The unfortunate truth of the matter is that we, as Americans, have chosen to live with debt. How much debt each of us chooses to live with is an individual decision. We all know that some debt is inescapable, in that most of us can not pay cash for our home, our cars, or those other few big ticket items that periodically come along. However, outside these large expenses the debt so many of us accumulate can be avoided, specifically credit card debt.
As recently as around thirty years ago credit cards were rarities. They were reserved for those who were already financially stable, with regular incomes, for those who had stability in their lives. They were not used as a means of survival, as they seemingly are today.
Today credit card debt is one of the largest financial problems facing American families with some owing thousands of dollars to creditors. The sad reality is that much of this debt was unnecessarily amassed due to unsound financial decision making. The way to avoiding credit card debt is by limiting the use of your credit cards.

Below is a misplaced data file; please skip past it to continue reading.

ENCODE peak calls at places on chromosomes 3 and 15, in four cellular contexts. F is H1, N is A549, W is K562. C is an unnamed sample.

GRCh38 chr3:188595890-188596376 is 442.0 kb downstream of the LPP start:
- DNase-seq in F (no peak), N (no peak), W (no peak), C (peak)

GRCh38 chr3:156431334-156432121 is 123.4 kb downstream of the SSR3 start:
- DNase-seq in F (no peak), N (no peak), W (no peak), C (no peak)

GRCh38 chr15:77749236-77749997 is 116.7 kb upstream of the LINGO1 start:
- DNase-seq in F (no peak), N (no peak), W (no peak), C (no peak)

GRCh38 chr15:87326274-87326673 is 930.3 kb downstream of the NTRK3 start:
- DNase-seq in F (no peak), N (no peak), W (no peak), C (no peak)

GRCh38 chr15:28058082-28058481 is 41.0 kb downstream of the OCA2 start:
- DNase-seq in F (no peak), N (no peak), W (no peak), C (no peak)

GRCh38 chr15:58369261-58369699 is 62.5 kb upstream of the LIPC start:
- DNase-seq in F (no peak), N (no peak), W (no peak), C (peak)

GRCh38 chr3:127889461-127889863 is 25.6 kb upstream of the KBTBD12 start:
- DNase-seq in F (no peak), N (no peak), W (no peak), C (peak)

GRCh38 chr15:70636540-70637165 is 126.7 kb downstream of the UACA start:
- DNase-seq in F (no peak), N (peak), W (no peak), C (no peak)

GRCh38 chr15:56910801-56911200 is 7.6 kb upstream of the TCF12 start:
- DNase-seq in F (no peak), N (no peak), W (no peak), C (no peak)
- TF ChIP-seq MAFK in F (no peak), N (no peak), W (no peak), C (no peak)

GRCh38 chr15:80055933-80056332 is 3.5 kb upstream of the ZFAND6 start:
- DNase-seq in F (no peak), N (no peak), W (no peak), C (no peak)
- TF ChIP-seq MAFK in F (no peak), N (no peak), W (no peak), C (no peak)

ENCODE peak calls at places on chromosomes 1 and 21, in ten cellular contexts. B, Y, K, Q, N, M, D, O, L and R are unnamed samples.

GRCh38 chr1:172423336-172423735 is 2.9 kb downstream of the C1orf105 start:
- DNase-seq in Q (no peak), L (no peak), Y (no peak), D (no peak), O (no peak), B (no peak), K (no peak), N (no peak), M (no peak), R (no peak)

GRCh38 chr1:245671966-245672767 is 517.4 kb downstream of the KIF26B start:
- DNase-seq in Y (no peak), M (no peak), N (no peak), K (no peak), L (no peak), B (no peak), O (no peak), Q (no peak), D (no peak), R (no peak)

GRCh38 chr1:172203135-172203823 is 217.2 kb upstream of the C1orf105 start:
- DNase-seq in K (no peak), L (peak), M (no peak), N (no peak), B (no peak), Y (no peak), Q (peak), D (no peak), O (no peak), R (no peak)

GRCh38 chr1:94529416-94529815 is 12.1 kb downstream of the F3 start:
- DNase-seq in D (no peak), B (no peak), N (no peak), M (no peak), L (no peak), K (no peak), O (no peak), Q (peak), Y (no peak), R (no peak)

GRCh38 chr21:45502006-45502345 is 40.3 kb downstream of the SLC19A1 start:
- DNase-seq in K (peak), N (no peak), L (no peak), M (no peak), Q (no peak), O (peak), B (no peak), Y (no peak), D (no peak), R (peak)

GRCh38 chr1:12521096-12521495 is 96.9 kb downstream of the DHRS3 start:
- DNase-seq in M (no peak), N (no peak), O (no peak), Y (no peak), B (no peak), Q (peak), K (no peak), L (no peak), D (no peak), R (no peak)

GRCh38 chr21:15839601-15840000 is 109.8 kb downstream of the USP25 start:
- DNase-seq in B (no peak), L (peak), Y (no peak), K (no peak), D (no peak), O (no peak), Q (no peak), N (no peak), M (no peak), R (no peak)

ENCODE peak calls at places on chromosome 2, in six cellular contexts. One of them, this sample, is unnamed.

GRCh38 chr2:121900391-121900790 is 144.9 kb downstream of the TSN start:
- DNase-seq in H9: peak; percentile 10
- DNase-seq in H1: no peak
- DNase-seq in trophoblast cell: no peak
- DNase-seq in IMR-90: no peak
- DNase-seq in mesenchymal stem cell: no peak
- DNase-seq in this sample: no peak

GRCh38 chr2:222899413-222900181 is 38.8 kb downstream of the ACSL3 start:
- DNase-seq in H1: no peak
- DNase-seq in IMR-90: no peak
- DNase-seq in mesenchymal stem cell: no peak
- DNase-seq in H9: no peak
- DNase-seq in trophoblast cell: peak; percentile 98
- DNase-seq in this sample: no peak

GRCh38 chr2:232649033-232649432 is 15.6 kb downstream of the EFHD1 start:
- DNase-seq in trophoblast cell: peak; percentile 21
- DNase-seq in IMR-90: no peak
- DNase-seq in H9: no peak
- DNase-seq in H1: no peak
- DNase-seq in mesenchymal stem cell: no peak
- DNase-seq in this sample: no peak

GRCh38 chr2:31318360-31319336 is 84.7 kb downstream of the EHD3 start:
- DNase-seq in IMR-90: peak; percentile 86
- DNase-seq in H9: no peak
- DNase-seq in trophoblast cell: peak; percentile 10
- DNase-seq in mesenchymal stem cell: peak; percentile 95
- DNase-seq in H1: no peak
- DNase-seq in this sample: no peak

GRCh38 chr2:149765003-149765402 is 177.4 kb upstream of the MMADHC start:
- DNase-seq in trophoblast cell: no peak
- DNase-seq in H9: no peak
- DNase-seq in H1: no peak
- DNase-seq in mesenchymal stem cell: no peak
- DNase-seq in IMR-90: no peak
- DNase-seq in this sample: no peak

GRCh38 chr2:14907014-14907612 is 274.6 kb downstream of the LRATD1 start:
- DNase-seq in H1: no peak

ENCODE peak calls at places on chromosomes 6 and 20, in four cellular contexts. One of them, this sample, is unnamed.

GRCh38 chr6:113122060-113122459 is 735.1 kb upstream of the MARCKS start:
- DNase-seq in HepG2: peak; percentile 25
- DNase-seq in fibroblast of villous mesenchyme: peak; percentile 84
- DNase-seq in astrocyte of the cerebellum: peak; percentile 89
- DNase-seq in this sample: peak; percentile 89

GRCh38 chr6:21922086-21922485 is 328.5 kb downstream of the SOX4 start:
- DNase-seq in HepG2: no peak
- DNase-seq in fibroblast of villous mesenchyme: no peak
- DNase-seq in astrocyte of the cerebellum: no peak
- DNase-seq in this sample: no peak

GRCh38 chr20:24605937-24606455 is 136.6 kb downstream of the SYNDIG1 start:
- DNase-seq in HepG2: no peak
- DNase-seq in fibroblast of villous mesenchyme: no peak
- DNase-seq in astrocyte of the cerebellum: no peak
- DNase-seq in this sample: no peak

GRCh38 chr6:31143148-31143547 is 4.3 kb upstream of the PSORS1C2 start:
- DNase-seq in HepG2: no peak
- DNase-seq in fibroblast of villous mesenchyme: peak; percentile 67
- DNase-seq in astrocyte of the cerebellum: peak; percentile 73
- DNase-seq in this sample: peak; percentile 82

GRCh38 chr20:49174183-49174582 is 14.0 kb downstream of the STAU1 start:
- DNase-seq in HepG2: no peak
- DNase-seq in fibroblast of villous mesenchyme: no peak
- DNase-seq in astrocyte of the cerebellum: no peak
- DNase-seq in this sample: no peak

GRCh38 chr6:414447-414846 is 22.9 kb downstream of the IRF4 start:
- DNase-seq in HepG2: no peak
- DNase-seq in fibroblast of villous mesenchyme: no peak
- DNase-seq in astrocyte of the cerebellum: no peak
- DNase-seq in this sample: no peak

It is unlikely that we will give up our credit cards, so there is a second and less painful option, and that is to be fiscally responsible with our cards. By this I mean not using them for those things we want, or for those things that we could pay cash for later on if we just save a little while for them. We have to change our way of thinking when it comes to buying power. If we gave a baby a credit card and he had the knowledge to buy what he wanted when he wanted it, the result would be financially catastrophic for him. Sound familiar? It is all about discipline and self restraint.
It begins with a budget and an understanding of our needs versus our wants. In preparing a budget we should take care of our needs first by paying our existing bills; house and car payments, utilities, and loans, and then by paying ourselves. We do this by putting some money in savings or long term investments for our retirements. Everything that is left over is budgeted again and we decide how best to use that money. Is it time to by clothes for the children? Does the car need new tires? Gifts for Christmas or other special occasions? If these things are not pressing needs, then we set aside that money for the day when some of these things are needed. If we do this we greatly reduce the need to use that credit card on such purchases. We should always be setting money aside for expected and unexpected expenses.
By planning and saving for the things we need and want, we can greatly reduce the need to use our credit cards. Most of what we buy with credit cards could and should be bought with cash.
I have only one credit card and I use it for on-line purchases and to make reservations. For everything else, there’s cash.